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Archive for November, 2016

Trumped

Trust in the Lord, lean not into your own understanding, but in all your ways acknowledge him and he will direct your path – Proverbs 3:5-6  This is a scripture that I associate with my late grandmother, Jessie Bell; I’m not sure if it was her favorite scripture but it’s becoming one of mine, she always said it – “Trust in the Lord.”

On Thursday morning after the 2016 US Presidential election I was with another Jessie, my soul friend from Princeton Theological Seminary.  We had plans to have breakfast around ten fifteen in a rural part of Annapolis, MD.  I arrived before she did and as I sat in the car, watching patrons enter the restaurant, a feeling came over me that was new: a paralyzing, gripping fear of entering that place.  Everyone going in was White and so is my friend.  I felt afraid, hated.  The feelings were real and raw.

“I can’t go in there,” I told me.  “They all voted for Donald Trump,” “They hate me and my Black skin.”  In hindsight, this panic could have been influenced by my visit to the Smithsonian Museum of African American History and Culture the day prior; and my general grief over my childhood ignorance about racism. Nonetheless, I was sobbing in my car by the time my soul friend arrived; sad, and partly embarrassed for feeling the way that I did  – making the assumptions that I was making – and yet honoring my pain in it too.

Jessie is a Pastor and she invited me to her home down the road instead. She made me coffee and cut me some fruit and we sat on her porch and had a Holy talk.  I asked her what she was preaching about this Sunday and she told me some things that were helpful:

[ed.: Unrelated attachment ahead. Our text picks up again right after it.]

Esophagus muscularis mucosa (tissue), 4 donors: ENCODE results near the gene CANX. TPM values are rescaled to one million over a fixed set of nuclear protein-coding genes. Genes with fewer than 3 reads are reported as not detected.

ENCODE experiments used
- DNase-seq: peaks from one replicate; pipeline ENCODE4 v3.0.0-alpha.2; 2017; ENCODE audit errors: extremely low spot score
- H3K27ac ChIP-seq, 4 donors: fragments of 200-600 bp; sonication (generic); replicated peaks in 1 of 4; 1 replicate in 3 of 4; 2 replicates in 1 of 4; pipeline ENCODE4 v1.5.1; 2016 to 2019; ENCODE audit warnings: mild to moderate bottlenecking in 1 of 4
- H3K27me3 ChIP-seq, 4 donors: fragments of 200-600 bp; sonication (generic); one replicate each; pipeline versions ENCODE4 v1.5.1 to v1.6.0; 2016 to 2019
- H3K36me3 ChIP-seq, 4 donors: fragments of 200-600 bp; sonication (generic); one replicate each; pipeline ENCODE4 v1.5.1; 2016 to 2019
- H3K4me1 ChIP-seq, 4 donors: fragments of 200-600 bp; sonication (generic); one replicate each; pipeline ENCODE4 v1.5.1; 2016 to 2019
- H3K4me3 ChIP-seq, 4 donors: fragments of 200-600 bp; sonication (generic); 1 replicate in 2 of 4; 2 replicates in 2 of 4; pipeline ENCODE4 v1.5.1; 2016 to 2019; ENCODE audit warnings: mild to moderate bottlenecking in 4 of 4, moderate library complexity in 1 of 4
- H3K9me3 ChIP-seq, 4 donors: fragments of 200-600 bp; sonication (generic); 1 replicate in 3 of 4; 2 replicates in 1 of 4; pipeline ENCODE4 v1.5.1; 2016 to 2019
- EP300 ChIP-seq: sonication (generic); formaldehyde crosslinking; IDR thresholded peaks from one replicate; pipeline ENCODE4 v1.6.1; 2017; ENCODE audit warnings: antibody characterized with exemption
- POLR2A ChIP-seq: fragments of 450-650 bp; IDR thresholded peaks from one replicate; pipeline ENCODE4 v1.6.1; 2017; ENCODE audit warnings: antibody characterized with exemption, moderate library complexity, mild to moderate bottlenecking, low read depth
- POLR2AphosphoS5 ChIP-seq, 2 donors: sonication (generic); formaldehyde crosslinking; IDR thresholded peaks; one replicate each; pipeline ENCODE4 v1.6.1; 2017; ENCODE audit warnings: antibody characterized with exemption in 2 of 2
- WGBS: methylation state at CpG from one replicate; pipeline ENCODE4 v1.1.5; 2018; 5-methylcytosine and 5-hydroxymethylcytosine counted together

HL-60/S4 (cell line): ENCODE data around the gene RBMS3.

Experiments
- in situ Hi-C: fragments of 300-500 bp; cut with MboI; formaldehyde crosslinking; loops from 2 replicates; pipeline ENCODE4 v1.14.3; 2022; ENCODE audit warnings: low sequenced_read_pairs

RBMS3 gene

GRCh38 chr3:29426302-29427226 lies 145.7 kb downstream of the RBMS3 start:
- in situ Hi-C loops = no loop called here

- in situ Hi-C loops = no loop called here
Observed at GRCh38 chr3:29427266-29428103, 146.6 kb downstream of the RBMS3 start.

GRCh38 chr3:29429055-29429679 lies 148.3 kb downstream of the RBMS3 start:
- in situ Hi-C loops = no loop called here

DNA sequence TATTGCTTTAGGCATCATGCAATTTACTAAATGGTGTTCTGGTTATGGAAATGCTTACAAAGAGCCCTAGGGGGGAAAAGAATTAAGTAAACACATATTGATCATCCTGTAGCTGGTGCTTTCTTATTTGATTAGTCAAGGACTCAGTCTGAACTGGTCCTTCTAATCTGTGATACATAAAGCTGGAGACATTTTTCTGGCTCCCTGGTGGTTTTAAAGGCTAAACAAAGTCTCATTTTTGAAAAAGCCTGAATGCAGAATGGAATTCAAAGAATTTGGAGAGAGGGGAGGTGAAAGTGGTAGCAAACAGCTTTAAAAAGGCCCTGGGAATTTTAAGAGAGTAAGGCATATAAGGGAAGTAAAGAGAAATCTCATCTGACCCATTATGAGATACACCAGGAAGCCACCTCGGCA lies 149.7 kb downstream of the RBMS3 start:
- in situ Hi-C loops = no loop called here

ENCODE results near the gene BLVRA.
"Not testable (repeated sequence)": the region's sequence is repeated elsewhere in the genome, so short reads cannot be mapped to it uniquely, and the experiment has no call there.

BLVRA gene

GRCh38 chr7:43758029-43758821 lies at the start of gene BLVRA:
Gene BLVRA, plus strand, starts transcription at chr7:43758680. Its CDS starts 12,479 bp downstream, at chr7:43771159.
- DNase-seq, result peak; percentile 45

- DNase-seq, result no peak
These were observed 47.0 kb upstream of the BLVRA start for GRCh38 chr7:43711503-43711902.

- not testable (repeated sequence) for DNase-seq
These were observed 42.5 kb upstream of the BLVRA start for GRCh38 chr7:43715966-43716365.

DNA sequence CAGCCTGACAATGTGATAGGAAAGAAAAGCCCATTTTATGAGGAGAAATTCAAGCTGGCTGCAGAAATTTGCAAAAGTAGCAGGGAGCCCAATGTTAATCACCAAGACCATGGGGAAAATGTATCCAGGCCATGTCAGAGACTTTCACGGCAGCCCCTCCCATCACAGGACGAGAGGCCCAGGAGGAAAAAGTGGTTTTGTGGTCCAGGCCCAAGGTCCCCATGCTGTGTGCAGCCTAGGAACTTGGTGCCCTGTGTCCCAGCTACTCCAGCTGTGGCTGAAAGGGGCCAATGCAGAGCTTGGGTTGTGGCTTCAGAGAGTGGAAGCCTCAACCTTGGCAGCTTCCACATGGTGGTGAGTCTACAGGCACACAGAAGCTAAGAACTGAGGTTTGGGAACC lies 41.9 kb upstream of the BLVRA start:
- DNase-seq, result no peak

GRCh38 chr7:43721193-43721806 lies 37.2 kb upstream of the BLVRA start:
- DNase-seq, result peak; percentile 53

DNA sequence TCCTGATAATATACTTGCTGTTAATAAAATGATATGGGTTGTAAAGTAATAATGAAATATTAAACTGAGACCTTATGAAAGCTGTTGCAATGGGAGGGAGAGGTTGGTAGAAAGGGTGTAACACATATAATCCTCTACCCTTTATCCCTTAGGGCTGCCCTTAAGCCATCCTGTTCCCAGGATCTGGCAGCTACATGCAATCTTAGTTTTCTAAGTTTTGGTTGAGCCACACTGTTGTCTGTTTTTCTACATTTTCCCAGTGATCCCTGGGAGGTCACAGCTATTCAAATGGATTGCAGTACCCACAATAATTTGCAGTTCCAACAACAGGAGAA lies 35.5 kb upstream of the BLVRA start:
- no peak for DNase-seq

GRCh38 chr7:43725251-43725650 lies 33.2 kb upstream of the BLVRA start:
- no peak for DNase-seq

1 – “No matter how this election had turned out, half of the country would have been heartbroken – afraid.”  Just because you don’t understand someone’s heartbreak, doesn’t mean that its not real. Half of the country might have felt the way that I did in my car had Hillary Clinton won. They  probably did feel this way eight years ago when President Obama was elected.  I don’t have to understand it; in just the same way that I need people to create space for my pain, I can be big enough to create space for another’s.  “The divisiveness around this election tells us one thing,” my friend said, “that the soul of this nation is severely wounded.” It makes me think that we need healing – to connect rather than to add to the aggression that deepens the wound. I ask myself how I can be a part of that.

2 – My friend said “Everyone who voted for Trump is not Trump.”  I had that sense as I watched stories from people in small towns in Ohio  – my home state – explaining their vote.   Their lives are hard and this election shed some light on that, it certainly raised my awareness.  And the White upper-middle class Trump supporters ; maybe they didn’t feel like they had another choice, maybe they are afraid too.